GREENWICH, N.Y. -- Less than three weeks into the New Year, and Battenkill Chorale is wasting no time. As the chorus heads into its 18th year, artistic director and founder Janet McGhee is gearing up for the premiere performance of 2013. The performances of Rossini’s "Petite Messe Solennelle" take place at St. Joseph’s Catholic Church, in Greenwich, N.Y. at 3 p.m. Jan. 19 and 20.
"This piece of music is a total blast from beginning to end," McGhee said.
The chorale is made up of 90 people, who don’t audition, but go through an interview process with McGhee.
During the interview McGhee and the applicant discuss the singer’s personal goals and the style of the chorale. She said that if an applicant doesn’t join the choir, it’s usually because she and the applicant have decided together it isn’t a good fit.
"It brings a diverse group of people together a common goal," she said. Even the name of the group was chosen with the idea of inclusion in mind.
"I wanted a name that had a broad regional appeal, it was really important to me to cross the state boarder. I wanted to make people in this region feel like this was this chorus," McGhee said.
McGhee estimates that the chorale has had over 200 members during its existence, some of who were part of the original 45 who showed up to her initial call for singers 18 years ago.
"Over the course of 18 years there are lots of stories, lots of tragedies, lots of successes, lots of celebrations," she said in reference to her personal connection with each of the members both former and current.
"We’re more than a really really fine choir that sings well, we’re also a caring family that is there for one another," she added.
The chorale’s accompanist and another founding member, who switches between pipe organ and piano while performing with the chorale, Erich Borden, said there are both professional musicians in the group and non-professionals such as doctors, writers, and filmmakers who like singing.
"Not all are musical, but they all love music," he said. "And (McGhee is) able to make it work with people who can’t even read music."
"We perform very well," Al Bashevkin, who has been part of the group for ten years, said. "I am not a musically trained person and never really thought that I could participate in a group such as this. But I do ... and for the most part, I’m there with the music."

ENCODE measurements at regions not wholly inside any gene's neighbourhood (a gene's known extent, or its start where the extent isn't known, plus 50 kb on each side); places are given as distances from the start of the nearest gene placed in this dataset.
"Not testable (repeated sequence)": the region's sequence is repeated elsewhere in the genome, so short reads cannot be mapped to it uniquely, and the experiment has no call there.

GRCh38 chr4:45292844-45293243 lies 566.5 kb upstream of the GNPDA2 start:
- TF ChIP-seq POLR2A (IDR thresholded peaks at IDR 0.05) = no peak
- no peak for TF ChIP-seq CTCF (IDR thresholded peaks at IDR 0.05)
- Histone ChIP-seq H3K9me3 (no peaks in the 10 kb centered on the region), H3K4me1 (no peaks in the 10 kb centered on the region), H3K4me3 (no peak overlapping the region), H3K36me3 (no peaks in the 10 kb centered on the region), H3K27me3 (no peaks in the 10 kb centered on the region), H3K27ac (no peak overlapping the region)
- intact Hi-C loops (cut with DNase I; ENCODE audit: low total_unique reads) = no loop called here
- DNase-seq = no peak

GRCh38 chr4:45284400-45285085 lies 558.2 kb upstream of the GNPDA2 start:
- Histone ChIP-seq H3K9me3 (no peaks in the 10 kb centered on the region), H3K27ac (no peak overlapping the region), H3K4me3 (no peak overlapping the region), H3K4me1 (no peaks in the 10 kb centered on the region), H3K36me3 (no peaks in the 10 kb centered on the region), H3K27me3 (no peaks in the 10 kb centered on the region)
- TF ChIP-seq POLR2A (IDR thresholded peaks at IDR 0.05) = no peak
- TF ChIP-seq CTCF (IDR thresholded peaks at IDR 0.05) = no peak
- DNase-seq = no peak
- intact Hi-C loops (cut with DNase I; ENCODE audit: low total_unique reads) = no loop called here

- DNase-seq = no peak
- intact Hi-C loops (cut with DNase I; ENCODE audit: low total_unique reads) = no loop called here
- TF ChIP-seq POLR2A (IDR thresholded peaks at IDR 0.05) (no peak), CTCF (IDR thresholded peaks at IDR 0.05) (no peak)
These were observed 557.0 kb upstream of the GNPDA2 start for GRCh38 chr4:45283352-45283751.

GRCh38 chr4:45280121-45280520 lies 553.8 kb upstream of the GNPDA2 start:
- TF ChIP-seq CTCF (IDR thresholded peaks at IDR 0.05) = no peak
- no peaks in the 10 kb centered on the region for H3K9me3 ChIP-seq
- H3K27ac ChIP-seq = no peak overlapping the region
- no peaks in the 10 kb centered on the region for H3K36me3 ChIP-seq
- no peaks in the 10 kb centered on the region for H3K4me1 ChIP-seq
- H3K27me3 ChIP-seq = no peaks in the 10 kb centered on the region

One trait McGhee, who trained at the New England Conservatory as a conductor, is known for amongst her singers is her ability to run a rehearsal that is efficient yet fun.
According to Borden, McGhee will keep a minute-by-minute itinerary scheduled for each nearly two-hour rehearsal.
"I can’t help but run an efficient, tight rehearsal Š that comes second nature to me," McGhee said.
But she also strives to create a comforting environment that is warm and welcoming.
"I like to think that I create a safe-zone," McGhee said.
One example of fun coming into the practice space is the annual Halloween rehearsal, during which singers were encouraged to come in costume.
Borden recalled it fondly, remembering that a 65-year-old woman came with dyed hair, an unlit cigarette and an elaborate dragon tattoo which had been painted on her back over the course of several hours the previous day. She was initially regarded as a stranger before the members of the chorus recognized their incognito compatriot.
That year McGhee arrived dressed as an appetizer table offering actual hors d’oeuvres to her singers.
For this performance Borden, who got his first gig at the age of 15, is performing on piano with Neil Keen performing on harmonium, a type of reed organ.
"It’s kind of an unusual composition," Borden said. "This concert, it’s just basically fun. It’s a cross between an opera and a Catholic Mass."
"I’m excited about the piece of music, I think it’s perfect for the chorale and our audience, McGhee said. "It’s gorgeous music Š (The singers) really own this music Š they sound like a million bucks."
"I’m known for choosing really challenging music," she added.
The chorale is working with four professional soloists who have come in to perform four arias as part of the show.
Nicholas T. Lasoff, a baritone who has performed with Battenkill since 1996, said "Rossini’s music is easily accessible and will bring pleasure to any listener. It has moments of great drama, tenderness, and humor. It’s just as good as an afternoon at the opera without all the silly costume changes and plot twists."
According to McGhee one of the factors adding to what makes the chorale unique is the area.
"You won’t believe what happens, right here in Washington county," she said. "You’d expect to find (a chorus of this quality) in an urban setting. But you wouldn’t expect to find a really good choir in a rural village Š it’s just kind of unheard of."
"I’m the lucky one who gets to be in the middle of all this Š I have the best seat in the house," she added.